We, the undersigned members of Cornell University strongly condemn the arbitrary, unconstitutional, and anti-democratic actions which have been taken against the students of the Jawaharlal Nehru University (JNU) in India. We demand an immediate end to all police action on campus, a withdrawal of all frivolous charges against the President of the JNU Students’ Union, Kanhaiya Kumar, and an end to the campaign of harassment and intimidation against students at the university.
That Kanhaiya Kumar is being held on account of sedition, a product of an archaic and colonial-era law (IPC 124A), is shocking and abhorrent. The existence and validity of this law in India has been called into question time and again. This incident reinforces the need to reconsider its continued existence in the Indian constitution.
The agenda of the present Indian government to create a homogeneous discourse of nationalism that privileges an upper caste, Hindu, male worldview is particularly worrisome. There has been a pattern of marginalization and suppression of minority views and dissent. The deliberate targeting of Umar Khalid, and other students as ‘anti-national Muslim terrorists’ is in keeping with the agenda of the state to create and fight false enemies. This is a dangerous trend and completely antithetical to the democratic and secular ethos that India stands for.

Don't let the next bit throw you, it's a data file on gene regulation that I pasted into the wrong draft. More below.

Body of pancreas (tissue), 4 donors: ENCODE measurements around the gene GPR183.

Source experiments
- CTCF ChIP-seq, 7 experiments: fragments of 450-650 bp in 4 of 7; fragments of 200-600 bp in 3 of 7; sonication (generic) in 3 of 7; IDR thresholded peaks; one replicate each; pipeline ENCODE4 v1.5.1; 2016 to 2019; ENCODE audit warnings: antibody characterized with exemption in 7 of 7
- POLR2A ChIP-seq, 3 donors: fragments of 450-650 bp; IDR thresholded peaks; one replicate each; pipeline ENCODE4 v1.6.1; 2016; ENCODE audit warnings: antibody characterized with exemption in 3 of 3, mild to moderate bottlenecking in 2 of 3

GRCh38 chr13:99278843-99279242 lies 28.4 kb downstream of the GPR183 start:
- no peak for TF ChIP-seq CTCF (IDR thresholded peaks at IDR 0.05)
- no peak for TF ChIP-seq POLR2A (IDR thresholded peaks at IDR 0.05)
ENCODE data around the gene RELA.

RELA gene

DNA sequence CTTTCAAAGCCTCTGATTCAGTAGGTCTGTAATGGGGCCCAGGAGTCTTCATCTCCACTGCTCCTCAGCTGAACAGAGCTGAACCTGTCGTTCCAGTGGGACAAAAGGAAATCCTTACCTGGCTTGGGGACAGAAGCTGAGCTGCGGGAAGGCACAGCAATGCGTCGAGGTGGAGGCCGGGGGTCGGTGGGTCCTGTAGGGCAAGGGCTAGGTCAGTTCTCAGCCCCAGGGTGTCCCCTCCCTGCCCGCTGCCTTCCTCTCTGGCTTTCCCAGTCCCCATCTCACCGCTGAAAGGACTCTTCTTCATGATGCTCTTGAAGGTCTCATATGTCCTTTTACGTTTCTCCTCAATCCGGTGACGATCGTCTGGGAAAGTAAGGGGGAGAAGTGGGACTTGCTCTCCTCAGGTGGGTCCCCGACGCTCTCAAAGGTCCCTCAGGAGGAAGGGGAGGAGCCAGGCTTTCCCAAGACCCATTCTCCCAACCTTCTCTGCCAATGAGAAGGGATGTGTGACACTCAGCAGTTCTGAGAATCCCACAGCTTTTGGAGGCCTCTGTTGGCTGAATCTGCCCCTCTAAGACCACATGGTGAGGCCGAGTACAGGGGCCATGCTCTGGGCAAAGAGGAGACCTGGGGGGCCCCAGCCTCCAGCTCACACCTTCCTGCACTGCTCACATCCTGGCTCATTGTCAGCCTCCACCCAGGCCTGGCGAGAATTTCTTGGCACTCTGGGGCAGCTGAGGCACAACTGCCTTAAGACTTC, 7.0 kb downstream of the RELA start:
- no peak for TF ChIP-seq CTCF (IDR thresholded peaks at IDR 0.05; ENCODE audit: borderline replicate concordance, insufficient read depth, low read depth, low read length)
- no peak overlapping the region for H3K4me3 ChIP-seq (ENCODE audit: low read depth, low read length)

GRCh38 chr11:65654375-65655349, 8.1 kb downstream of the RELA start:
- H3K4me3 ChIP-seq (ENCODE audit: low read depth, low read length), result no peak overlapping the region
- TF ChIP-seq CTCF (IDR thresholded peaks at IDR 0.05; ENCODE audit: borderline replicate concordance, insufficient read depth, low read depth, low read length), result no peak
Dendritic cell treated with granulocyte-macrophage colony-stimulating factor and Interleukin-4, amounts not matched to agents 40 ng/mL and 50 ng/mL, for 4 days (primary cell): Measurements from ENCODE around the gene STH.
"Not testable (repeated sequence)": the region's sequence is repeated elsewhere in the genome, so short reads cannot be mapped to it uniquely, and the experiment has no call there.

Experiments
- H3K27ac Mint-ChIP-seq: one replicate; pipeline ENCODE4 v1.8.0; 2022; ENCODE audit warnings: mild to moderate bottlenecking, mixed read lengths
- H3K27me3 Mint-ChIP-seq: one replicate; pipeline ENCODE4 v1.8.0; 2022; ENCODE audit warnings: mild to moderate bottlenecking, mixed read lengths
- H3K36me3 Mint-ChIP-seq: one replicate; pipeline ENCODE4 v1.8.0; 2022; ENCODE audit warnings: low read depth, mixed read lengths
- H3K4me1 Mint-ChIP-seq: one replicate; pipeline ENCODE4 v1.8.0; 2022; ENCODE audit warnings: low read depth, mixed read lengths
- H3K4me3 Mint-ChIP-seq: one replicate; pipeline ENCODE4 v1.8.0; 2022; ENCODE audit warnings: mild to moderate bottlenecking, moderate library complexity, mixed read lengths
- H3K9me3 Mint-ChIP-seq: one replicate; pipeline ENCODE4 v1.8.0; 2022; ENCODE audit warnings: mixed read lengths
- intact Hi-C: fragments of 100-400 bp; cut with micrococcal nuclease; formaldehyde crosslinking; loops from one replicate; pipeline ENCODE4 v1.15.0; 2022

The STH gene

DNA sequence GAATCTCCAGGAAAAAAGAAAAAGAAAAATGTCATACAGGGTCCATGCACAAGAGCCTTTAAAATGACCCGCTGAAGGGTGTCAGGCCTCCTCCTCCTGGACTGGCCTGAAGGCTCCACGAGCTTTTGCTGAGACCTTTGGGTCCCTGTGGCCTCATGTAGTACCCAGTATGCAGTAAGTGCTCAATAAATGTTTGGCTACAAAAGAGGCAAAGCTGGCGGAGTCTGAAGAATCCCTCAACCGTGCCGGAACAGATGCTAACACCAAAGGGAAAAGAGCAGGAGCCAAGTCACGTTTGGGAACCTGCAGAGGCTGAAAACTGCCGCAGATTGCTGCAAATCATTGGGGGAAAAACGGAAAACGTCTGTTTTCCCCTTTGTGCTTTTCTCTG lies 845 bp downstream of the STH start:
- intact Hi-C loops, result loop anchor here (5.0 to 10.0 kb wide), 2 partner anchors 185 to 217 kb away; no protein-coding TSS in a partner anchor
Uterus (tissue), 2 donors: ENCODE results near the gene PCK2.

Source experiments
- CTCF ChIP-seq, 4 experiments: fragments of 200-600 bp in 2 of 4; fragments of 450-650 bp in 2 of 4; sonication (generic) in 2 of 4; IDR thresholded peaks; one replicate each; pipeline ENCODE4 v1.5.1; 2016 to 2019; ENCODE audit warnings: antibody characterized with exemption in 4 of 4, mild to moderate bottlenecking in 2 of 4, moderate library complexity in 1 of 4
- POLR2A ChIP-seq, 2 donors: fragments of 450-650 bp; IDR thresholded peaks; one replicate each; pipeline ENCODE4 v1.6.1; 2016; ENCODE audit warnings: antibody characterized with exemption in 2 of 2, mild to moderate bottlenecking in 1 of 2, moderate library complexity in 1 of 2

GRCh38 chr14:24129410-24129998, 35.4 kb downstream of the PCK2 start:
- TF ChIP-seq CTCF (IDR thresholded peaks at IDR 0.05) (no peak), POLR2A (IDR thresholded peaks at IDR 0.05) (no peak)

There has been an attempt to brand all students and faculty of JNU as anti-national. This is creating an environment of terror. People are getting arrested and beaten because they look like JNU students, and there is continuous presence of a violent mob at the JNU gates. There have been violent attacks on JNU faculty, reporters, and Kanhaiya Kumar inside the Patiala House court complex, not once but twice, with the police standing by as silent spectators. In addition, the sexual harassment of women protesters (both students and faculty) is repugnant and highly condemnable.
We believe that universities are places of debate, discussion, and dissent for people belonging to various backgrounds and ideologies. This attack on the students of JNU is an attempt to stop any kind of political discourse and discussion in university campuses and among students in India. This is in line with a pattern of state repression that has been visible in other Indian campuses like the Film and Television Institute of India (FTII), University of Hyderabad, and most recently in Jadavpur University. We stand in solidarity with the ongoing students’ movement in JNU to protect campus democracy, autonomy, and the fundamental right of freedom of speech and expression. We admire the teacher-student solidarity in JNU in the the wake of these protests, and are inspired by it. We extend our wholehearted support to this struggle against state repression in academic spaces. Continue reading “Statement of Solidarity from members of Cornell University in support of the JNU students’ movement”